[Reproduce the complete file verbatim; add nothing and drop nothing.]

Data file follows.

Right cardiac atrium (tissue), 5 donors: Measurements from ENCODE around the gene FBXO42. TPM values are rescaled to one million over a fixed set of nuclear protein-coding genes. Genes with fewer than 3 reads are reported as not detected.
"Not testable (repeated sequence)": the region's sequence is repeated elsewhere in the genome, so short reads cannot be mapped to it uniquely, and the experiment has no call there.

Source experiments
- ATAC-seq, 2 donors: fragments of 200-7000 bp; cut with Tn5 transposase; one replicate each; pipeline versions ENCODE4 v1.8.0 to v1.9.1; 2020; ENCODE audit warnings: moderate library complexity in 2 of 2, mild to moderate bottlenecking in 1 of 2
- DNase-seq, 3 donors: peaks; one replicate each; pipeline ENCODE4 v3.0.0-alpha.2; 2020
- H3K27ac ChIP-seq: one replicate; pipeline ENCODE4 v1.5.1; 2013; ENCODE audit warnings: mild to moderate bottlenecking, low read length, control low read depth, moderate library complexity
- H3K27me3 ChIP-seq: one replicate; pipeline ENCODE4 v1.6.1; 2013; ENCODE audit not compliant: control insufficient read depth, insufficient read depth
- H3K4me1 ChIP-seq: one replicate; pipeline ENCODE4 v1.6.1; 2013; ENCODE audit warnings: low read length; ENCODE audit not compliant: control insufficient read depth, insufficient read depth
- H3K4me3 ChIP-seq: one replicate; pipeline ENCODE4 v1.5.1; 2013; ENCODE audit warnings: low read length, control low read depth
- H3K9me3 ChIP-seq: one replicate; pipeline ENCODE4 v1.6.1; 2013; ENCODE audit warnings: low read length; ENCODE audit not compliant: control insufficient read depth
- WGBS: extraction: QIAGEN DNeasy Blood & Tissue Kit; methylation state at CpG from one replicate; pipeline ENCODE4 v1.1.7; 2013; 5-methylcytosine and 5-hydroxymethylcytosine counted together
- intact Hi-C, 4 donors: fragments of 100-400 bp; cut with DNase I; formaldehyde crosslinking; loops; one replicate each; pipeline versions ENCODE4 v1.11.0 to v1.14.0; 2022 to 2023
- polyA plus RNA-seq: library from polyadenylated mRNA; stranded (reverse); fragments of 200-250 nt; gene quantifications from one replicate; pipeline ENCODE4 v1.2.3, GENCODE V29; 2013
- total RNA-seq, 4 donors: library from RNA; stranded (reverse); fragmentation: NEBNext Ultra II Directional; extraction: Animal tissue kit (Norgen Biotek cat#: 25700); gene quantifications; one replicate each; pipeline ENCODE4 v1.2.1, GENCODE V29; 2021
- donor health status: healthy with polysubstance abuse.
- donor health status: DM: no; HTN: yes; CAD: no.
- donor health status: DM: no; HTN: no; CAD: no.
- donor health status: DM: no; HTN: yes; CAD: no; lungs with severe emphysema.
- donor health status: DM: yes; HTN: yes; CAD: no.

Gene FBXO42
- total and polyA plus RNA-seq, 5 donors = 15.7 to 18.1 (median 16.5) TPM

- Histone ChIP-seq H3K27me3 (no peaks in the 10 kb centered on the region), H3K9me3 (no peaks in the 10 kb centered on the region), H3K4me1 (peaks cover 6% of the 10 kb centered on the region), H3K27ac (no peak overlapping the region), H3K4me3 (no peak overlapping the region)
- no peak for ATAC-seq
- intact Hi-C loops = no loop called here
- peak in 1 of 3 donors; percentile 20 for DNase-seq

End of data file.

Right cardiac atrium (tissue), 5 donors: Measurements from ENCODE around the gene FBXO42. TPM values are rescaled to one million over a fixed set of nuclear protein-coding genes. Genes with fewer than 3 reads are reported as not detected.
"Not testable (repeated sequence)": the region's sequence is repeated elsewhere in the genome, so short reads cannot be mapped to it uniquely, and the experiment has no call there.

Source experiments
- ATAC-seq, 2 donors: fragments of 200-7000 bp; cut with Tn5 transposase; one replicate each; pipeline versions ENCODE4 v1.8.0 to v1.9.1; 2020; ENCODE audit warnings: moderate library complexity in 2 of 2, mild to moderate bottlenecking in 1 of 2
- DNase-seq, 3 donors: peaks; one replicate each; pipeline ENCODE4 v3.0.0-alpha.2; 2020
- H3K27ac ChIP-seq: one replicate; pipeline ENCODE4 v1.5.1; 2013; ENCODE audit warnings: mild to moderate bottlenecking, low read length, control low read depth, moderate library complexity
- H3K27me3 ChIP-seq: one replicate; pipeline ENCODE4 v1.6.1; 2013; ENCODE audit not compliant: control insufficient read depth, insufficient read depth
- H3K4me1 ChIP-seq: one replicate; pipeline ENCODE4 v1.6.1; 2013; ENCODE audit warnings: low read length; ENCODE audit not compliant: control insufficient read depth, insufficient read depth
- H3K4me3 ChIP-seq: one replicate; pipeline ENCODE4 v1.5.1; 2013; ENCODE audit warnings: low read length, control low read depth
- H3K9me3 ChIP-seq: one replicate; pipeline ENCODE4 v1.6.1; 2013; ENCODE audit warnings: low read length; ENCODE audit not compliant: control insufficient read depth
- WGBS: extraction: QIAGEN DNeasy Blood & Tissue Kit; methylation state at CpG from one replicate; pipeline ENCODE4 v1.1.7; 2013; 5-methylcytosine and 5-hydroxymethylcytosine counted together
- intact Hi-C, 4 donors: fragments of 100-400 bp; cut with DNase I; formaldehyde crosslinking; loops; one replicate each; pipeline versions ENCODE4 v1.11.0 to v1.14.0; 2022 to 2023
- polyA plus RNA-seq: library from polyadenylated mRNA; stranded (reverse); fragments of 200-250 nt; gene quantifications from one replicate; pipeline ENCODE4 v1.2.3, GENCODE V29; 2013
- total RNA-seq, 4 donors: library from RNA; stranded (reverse); fragmentation: NEBNext Ultra II Directional; extraction: Animal tissue kit (Norgen Biotek cat#: 25700); gene quantifications; one replicate each; pipeline ENCODE4 v1.2.1, GENCODE V29; 2021
- donor health status: healthy with polysubstance abuse.
- donor health status: DM: no; HTN: yes; CAD: no.
- donor health status: DM: no; HTN: no; CAD: no.
- donor health status: DM: no; HTN: yes; CAD: no; lungs with severe emphysema.
- donor health status: DM: yes; HTN: yes; CAD: no.

Gene FBXO42
- total and polyA plus RNA-seq, 5 donors = 15.7 to 18.1 (median 16.5) TPM

- Histone ChIP-seq H3K27me3 (no peaks in the 10 kb centered on the region), H3K9me3 (no peaks in the 10 kb centered on the region), H3K4me1 (peaks cover 6% of the 10 kb centered on the region), H3K27ac (no peak overlapping the region), H3K4me3 (no peak overlapping the region)
- no peak for ATAC-seq
- intact Hi-C loops = no loop called here
- peak in 1 of 3 donors; percentile 20 for DNase-seq